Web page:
Bundle ofmuscle fibers
Nuclei
Single muscle fiber (cell)
Plasma membrane
Myofibril
Z lines
Sarcomere
TEM
0.5 ?m
Thickfilaments(myosin)
M line
Thinfilaments(actin)
Z line
Z line
Sarcomere
44
Figure 50.26a
Muscle
Bundle ofmuscle fibers
Nuclei
Single muscle fiber (cell)
Plasma membrane
Myofibril
Z lines
Sarcomere
45
Figure 50.26b
Z lines
Sarcomere
TEM
0.5 ?m
Thickfilaments(myosin)
M line
Thinfilaments(actin)
Z line
Z line
Sarcomere
46
Figure 50.27
Sarcomere
0.5 ?m
Z
Z
M
Relaxedmuscle
Contractingmuscle
Fully contractedmuscle
Contractedsarcomere
47
  • The sliding of filaments relies on interaction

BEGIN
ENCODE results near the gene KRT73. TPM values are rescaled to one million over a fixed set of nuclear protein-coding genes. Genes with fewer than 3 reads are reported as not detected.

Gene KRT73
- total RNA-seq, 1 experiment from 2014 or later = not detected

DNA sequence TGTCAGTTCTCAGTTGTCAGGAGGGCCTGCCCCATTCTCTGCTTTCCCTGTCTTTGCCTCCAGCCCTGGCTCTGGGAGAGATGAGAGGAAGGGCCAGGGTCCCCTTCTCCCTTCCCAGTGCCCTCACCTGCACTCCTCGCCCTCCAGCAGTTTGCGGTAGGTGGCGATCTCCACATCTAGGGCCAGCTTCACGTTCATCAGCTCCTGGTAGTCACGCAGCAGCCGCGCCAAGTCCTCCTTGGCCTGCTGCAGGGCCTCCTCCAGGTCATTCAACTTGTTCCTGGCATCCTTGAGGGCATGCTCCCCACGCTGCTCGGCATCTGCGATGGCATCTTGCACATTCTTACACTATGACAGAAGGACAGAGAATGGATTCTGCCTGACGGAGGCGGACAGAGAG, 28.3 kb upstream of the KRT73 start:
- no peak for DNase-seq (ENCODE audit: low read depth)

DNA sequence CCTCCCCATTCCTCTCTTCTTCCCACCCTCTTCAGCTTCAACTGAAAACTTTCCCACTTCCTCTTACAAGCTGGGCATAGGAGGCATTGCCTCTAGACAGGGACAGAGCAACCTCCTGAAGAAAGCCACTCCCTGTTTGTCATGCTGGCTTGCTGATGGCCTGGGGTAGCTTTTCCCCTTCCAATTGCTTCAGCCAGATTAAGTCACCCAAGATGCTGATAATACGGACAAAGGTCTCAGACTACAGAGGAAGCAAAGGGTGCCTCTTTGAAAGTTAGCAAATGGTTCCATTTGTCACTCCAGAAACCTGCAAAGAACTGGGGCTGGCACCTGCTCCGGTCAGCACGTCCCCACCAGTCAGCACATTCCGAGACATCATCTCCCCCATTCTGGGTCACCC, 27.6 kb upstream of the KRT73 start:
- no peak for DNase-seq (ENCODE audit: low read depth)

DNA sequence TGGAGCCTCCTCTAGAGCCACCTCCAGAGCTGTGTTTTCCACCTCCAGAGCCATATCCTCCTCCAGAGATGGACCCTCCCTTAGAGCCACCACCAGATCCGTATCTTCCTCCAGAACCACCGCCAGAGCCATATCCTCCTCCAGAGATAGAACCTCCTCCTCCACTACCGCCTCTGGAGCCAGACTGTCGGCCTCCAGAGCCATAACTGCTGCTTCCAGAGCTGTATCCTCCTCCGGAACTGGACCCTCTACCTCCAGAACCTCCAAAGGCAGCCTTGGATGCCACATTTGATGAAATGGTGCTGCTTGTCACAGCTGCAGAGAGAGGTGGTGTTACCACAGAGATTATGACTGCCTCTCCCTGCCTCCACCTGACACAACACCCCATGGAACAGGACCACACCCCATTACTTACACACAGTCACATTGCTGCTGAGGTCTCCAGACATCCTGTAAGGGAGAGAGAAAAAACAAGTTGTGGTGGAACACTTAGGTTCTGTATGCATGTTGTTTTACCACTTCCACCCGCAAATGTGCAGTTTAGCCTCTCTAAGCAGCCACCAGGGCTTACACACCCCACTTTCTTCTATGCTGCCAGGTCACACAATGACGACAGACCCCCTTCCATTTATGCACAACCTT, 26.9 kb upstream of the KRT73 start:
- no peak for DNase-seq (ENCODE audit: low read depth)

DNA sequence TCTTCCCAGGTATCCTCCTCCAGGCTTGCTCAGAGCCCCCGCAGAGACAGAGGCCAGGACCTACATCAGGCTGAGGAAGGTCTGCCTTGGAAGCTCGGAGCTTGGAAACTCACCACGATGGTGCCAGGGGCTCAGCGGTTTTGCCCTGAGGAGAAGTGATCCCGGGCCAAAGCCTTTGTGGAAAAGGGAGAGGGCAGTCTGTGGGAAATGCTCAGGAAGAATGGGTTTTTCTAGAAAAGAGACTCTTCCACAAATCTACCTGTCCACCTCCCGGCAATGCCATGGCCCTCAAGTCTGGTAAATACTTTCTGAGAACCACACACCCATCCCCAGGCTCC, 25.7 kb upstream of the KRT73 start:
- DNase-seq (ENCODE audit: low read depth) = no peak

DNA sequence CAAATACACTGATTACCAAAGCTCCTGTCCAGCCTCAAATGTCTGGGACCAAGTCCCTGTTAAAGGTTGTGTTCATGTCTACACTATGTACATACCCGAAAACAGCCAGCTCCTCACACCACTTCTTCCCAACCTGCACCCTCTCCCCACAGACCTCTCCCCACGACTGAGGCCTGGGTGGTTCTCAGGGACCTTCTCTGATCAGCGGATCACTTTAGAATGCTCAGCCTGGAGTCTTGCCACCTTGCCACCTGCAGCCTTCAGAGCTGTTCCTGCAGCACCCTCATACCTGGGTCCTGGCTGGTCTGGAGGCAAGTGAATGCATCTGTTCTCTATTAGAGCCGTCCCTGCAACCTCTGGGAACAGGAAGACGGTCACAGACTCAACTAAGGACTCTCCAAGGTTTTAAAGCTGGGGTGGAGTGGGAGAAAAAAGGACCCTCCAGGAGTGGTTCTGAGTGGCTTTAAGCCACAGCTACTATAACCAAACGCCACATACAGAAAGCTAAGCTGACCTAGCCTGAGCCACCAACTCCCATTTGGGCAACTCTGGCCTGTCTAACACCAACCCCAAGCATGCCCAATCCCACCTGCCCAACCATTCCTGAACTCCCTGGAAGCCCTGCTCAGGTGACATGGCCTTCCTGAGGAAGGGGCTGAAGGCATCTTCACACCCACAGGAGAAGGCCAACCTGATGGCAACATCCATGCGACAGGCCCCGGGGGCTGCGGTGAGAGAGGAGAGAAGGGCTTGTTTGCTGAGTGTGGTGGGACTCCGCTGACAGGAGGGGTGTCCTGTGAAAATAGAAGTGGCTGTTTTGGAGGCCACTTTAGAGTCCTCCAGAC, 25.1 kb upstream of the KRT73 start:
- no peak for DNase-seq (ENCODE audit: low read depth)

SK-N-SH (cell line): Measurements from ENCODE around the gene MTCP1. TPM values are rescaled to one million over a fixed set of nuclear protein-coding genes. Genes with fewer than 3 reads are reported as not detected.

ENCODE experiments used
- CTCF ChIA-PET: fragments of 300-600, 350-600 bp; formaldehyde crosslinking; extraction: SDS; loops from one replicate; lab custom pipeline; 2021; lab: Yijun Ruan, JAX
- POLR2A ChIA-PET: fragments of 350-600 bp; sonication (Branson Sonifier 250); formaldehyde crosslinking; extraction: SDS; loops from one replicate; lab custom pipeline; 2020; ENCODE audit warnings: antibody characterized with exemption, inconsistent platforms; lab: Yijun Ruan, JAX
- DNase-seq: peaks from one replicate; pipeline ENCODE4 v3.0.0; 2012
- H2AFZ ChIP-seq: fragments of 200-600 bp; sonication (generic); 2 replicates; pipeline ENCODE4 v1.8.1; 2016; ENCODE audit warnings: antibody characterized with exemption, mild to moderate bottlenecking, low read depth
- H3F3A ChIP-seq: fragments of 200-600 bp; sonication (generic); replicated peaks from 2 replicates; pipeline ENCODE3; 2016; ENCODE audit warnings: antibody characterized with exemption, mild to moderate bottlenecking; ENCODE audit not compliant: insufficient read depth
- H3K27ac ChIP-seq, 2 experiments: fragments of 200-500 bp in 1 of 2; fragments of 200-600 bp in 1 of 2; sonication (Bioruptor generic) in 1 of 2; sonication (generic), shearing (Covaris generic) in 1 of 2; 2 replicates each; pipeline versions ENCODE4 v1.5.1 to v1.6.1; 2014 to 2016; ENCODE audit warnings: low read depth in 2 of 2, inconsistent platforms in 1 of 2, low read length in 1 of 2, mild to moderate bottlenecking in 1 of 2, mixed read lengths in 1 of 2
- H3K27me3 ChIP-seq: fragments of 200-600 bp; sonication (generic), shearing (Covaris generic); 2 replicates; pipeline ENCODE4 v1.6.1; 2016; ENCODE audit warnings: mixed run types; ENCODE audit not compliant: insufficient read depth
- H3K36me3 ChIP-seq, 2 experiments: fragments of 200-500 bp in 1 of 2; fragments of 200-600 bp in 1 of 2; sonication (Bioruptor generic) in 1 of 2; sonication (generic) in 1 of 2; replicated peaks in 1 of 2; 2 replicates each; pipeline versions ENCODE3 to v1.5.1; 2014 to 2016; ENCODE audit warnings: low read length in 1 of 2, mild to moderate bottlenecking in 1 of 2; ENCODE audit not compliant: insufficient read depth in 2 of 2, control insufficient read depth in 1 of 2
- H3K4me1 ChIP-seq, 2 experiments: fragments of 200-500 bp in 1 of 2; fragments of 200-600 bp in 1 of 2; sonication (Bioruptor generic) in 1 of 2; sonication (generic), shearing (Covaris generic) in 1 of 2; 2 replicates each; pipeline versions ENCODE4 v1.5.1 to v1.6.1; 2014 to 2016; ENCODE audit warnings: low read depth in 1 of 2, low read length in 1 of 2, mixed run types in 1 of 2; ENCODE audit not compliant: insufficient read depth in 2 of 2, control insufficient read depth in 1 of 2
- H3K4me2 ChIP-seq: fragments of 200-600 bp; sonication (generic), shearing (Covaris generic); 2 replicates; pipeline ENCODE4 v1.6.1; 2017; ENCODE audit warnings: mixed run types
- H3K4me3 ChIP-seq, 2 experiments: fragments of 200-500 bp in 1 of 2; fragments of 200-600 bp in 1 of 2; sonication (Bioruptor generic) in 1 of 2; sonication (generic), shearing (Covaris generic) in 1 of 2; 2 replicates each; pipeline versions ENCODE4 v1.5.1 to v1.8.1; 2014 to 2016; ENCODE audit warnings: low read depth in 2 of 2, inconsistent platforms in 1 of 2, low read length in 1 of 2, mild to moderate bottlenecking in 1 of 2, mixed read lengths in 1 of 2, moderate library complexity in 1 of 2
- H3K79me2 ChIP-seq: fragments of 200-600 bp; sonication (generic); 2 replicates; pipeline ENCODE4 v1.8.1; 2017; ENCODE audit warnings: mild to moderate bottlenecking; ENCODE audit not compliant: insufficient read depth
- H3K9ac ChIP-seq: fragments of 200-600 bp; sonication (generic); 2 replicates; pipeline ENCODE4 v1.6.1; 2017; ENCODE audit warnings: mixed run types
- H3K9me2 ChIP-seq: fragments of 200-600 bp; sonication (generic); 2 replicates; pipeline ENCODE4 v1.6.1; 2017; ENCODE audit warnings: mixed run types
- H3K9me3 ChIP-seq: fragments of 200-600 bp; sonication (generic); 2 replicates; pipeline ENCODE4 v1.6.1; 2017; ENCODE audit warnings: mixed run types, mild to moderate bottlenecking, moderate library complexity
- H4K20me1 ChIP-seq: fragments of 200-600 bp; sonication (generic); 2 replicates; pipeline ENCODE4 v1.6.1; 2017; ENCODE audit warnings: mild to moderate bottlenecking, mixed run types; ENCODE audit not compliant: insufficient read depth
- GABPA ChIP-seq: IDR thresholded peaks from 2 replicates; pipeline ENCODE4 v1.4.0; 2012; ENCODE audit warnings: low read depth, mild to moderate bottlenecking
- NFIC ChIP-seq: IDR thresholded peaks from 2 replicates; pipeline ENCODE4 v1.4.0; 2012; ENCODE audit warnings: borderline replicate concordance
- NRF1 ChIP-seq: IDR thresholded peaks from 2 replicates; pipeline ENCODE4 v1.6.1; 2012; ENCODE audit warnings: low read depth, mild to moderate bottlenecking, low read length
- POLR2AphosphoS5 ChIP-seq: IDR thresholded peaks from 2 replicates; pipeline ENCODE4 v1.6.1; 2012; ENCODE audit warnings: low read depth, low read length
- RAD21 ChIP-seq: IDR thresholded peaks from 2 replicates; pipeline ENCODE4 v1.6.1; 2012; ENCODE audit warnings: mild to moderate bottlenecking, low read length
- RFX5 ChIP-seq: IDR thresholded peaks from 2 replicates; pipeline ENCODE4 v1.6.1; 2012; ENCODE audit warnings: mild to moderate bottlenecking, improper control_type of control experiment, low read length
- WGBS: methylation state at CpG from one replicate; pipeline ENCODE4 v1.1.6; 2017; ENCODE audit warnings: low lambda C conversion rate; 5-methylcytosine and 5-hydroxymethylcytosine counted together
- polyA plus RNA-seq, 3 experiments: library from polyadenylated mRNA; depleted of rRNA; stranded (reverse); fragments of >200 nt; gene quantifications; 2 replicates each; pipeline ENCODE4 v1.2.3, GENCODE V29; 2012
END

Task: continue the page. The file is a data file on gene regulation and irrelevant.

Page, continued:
between actin and myosin
  • The head of a myosin molecule binds to an actin
    filament, forming a cross-bridge and pulling the
    thin filament toward the center of the sarcomere
  • Muscle contraction requires repeated cycles of
    binding and release

48
Figure 50.28
Thinfilaments
Thick filament
Thin filament
Myosin head (low-energy configuration)
ATP
ATP
Thickfilament
Myosin-binding sites
Thin filament movestoward center of sarcomere.
Actin
ADP
Myosin head (high-energy configuration
Myosin head (low-energy configuration)
P i
ADP
P i
Cross-bridge
ADP
P i
49
The Role of Calcium and Regulatory Proteins
  • The regulatory protein tropomyosin and the
    troponin complex, a set of additional proteins,
    bind to actin strands on thin filaments when a
    muscle fiber is at rest
  • This prevents actin and myosin from interacting

50
Figure 50.29
Ca2?-binding sites
Tropomyosin
Actin
Troponin complex
(a) Myosin-binding sites blocked
Ca2?